I've seen commercials for a new show this summer called Rookie Blue or something like that, and it looks so unbelievably cheesy and crappy and focusing on the exact opposite of everything Ben has learned from John on the job, and I would almost bet it'll be a hit while Southland soldiers on with lower ratings, showing us what these cops' lives are like on the job and off, realistically, and with humanity and insight.

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(Deleted comment)
Jun. 2nd, 2010 08:00 pm (UTC)
Southland is truly awesome -- I'm so glad you liked it! We're not exactly legion, but I think that it will just keep growing as more episodes come out and people can see the quality.
Jun. 1st, 2010 10:13 pm (UTC)
Stories are never ever wrapped up neatly at the end of the episode

More shows need to go this route. The networks, the folks with the money, though, lack the confidence in respecting the viewer's ability to handle this. And, egads yes, that Rookie Blue show looks abysmal!
Jun. 2nd, 2010 08:02 pm (UTC)
I know. It's getting to a point where I just can't watch stuff I used to enjoy because of this. There's always that scene at the end in the interrogation room where the perp admits everything and confesses his/her dastardly plan. Or else they get shot in a big denouement. It has to stop.
Jun. 2nd, 2010 03:41 am (UTC)
I agree, especially about Lydia, John Cooper, and Ben. But I have to add that Sammy, who has been regularly irritating, had an amazing, heartbreaking scene toward the end of this season that was beautifully done.
Jun. 2nd, 2010 08:03 pm (UTC)
Yeah, that scene where he breaks down when he realizes that kid killed someone is heartbreaking. And I wish he had more stuff like that, because the rest of the time he's saddled with that fucking stupid bitch Tammy and those scenes are just... the utter pits.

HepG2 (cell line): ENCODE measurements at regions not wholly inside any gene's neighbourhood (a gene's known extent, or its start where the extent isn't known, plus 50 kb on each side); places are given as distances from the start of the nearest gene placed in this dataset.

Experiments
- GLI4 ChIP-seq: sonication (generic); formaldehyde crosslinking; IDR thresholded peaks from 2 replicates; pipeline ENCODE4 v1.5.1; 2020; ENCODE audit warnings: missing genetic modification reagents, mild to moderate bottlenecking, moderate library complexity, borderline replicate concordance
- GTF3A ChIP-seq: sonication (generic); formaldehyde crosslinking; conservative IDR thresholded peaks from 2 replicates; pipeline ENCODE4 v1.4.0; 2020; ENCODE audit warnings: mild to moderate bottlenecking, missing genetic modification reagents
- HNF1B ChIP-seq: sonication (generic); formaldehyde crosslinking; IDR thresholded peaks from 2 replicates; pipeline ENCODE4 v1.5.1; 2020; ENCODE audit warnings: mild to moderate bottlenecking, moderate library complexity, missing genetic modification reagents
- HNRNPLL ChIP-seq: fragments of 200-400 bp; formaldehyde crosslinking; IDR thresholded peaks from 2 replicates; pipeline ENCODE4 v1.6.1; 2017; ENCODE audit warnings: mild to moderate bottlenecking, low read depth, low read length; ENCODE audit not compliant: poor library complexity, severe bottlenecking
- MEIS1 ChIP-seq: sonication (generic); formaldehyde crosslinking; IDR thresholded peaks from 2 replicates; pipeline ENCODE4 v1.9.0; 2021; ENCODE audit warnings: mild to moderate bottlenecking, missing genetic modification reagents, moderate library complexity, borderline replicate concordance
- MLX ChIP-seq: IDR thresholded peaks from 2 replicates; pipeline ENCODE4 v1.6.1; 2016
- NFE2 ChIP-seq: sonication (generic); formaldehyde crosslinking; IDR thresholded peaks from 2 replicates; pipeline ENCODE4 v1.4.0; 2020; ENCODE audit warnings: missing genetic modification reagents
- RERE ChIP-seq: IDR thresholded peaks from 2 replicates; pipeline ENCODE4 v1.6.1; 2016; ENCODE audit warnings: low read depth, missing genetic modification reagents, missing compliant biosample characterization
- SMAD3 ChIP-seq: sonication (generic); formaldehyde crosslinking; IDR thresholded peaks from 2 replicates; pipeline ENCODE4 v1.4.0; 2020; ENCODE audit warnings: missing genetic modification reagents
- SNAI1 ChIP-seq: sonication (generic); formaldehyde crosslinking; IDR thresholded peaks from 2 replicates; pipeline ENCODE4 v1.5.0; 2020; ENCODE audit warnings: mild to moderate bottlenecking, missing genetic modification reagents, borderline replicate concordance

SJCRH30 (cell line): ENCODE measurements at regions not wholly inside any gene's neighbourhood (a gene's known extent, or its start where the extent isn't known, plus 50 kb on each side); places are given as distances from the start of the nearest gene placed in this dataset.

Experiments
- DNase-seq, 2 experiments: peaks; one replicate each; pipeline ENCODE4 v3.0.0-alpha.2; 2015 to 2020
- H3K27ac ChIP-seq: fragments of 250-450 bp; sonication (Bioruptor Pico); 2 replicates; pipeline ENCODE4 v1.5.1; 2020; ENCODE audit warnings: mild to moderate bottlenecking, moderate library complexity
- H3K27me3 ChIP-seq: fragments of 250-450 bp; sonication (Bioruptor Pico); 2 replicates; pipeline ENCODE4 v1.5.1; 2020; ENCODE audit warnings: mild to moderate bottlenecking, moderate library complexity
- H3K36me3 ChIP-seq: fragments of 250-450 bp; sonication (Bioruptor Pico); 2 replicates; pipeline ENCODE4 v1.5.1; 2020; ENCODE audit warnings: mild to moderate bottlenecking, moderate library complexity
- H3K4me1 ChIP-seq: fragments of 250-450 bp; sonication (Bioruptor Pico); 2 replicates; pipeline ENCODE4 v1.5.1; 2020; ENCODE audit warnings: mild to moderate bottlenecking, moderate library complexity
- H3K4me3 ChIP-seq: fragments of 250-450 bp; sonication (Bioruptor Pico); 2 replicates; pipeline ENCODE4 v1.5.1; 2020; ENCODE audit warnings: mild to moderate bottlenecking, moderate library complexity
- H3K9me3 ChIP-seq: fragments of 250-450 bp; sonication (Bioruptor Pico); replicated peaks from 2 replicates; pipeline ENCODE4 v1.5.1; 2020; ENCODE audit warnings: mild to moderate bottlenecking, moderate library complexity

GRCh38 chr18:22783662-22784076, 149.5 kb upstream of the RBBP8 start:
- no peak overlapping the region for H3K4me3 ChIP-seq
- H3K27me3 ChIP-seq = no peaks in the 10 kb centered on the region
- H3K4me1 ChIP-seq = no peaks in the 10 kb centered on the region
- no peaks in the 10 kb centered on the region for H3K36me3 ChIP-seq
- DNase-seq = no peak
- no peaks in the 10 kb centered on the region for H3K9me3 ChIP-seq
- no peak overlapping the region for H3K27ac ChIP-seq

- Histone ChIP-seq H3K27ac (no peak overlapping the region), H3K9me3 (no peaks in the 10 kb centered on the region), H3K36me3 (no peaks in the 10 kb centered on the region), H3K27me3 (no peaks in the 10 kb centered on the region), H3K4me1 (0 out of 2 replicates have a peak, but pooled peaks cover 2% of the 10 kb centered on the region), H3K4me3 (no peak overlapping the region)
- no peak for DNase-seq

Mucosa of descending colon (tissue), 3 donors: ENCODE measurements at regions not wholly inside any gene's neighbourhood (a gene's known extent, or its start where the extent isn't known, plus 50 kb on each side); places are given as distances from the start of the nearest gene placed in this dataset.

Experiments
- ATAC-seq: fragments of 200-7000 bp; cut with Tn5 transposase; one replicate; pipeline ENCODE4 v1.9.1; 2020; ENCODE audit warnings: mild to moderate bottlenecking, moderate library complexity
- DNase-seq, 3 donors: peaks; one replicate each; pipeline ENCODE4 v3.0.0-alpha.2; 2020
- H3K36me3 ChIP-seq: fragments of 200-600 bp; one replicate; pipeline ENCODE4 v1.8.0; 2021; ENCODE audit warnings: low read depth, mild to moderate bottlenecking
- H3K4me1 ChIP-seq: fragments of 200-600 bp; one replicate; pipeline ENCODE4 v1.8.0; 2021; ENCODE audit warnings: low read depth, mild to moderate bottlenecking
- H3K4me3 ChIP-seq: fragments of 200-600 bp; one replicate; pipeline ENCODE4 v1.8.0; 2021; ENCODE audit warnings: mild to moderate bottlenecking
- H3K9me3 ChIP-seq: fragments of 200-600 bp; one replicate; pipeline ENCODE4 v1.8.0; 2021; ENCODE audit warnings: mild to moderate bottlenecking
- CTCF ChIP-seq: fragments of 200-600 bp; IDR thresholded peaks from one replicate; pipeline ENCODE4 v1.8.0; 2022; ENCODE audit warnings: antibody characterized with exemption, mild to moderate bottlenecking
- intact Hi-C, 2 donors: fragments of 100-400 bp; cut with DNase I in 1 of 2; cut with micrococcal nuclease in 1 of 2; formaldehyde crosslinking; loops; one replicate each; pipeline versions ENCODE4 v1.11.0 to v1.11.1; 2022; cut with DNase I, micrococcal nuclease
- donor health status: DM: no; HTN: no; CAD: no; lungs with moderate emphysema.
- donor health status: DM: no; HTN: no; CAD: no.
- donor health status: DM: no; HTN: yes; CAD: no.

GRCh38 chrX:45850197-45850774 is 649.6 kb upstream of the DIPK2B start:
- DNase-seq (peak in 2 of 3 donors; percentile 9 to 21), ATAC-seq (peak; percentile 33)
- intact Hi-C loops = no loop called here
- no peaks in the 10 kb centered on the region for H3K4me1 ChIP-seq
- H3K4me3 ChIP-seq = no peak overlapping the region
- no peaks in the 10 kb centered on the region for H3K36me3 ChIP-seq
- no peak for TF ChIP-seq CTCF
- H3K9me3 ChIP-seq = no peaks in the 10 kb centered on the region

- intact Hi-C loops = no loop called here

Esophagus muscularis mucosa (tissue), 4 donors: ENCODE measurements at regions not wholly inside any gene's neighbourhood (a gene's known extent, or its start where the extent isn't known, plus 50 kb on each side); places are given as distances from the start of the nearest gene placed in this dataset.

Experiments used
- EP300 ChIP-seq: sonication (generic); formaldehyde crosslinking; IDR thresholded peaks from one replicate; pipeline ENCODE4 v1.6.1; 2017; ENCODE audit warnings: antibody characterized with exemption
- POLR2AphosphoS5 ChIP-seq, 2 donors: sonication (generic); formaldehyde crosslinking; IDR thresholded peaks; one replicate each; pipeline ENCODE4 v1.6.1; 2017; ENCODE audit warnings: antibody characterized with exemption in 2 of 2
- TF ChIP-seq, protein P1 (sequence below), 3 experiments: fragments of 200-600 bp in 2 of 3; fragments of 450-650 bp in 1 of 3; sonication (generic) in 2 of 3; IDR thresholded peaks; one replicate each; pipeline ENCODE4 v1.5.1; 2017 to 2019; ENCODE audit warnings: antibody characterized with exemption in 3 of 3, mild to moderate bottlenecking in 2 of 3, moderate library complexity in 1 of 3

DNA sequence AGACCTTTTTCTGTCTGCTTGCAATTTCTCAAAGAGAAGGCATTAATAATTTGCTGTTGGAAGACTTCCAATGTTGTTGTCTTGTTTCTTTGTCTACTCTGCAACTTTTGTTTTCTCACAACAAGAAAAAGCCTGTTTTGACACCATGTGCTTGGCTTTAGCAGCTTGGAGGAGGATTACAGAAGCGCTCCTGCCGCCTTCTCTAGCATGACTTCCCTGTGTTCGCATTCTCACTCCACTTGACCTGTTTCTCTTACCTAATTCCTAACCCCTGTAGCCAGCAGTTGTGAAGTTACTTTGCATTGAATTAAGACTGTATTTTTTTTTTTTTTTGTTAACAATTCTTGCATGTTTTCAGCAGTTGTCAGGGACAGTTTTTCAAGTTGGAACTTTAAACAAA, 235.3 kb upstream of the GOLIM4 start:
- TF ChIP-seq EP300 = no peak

Jun. 3rd, 2010 02:21 am (UTC)
Yes to all of this!
Jun. 8th, 2010 02:40 am (UTC)
I think I may have already mentioned that Southland OWNS MY SOUL. What I love about it, in no particular order:

1) The character of John Cooper. John Wayne-with-a-twist, and Michael Cudlitz inhabits him fearlessly.

2) The fact that they film on location, almost guerrilla-style, because (like Hill Street Blues!) it's an absolutely necessary component to the show's grittiness and its own unique feel. And L.A. really does look like that - the shitty apartment buildings with their white-painted grillwork, and the skeevy falafel stands, and just all of it.

3) Although the cops are portrayed as tough and jaded and seen-it-all, scenes like the one with Sammy and Casper - or John and Ben, during and after the funeral - prevent the show from becoming too infatuated with its cynicism.

There are moments I wish the writing was tighter - I think there are some continuity issues that could have been easily avoided - and I'm bummed that it won't be back 'til January. But all in all, it's a standout. I'm so glad that in this AS IN SO MUCH ELSE, we are psychic twins.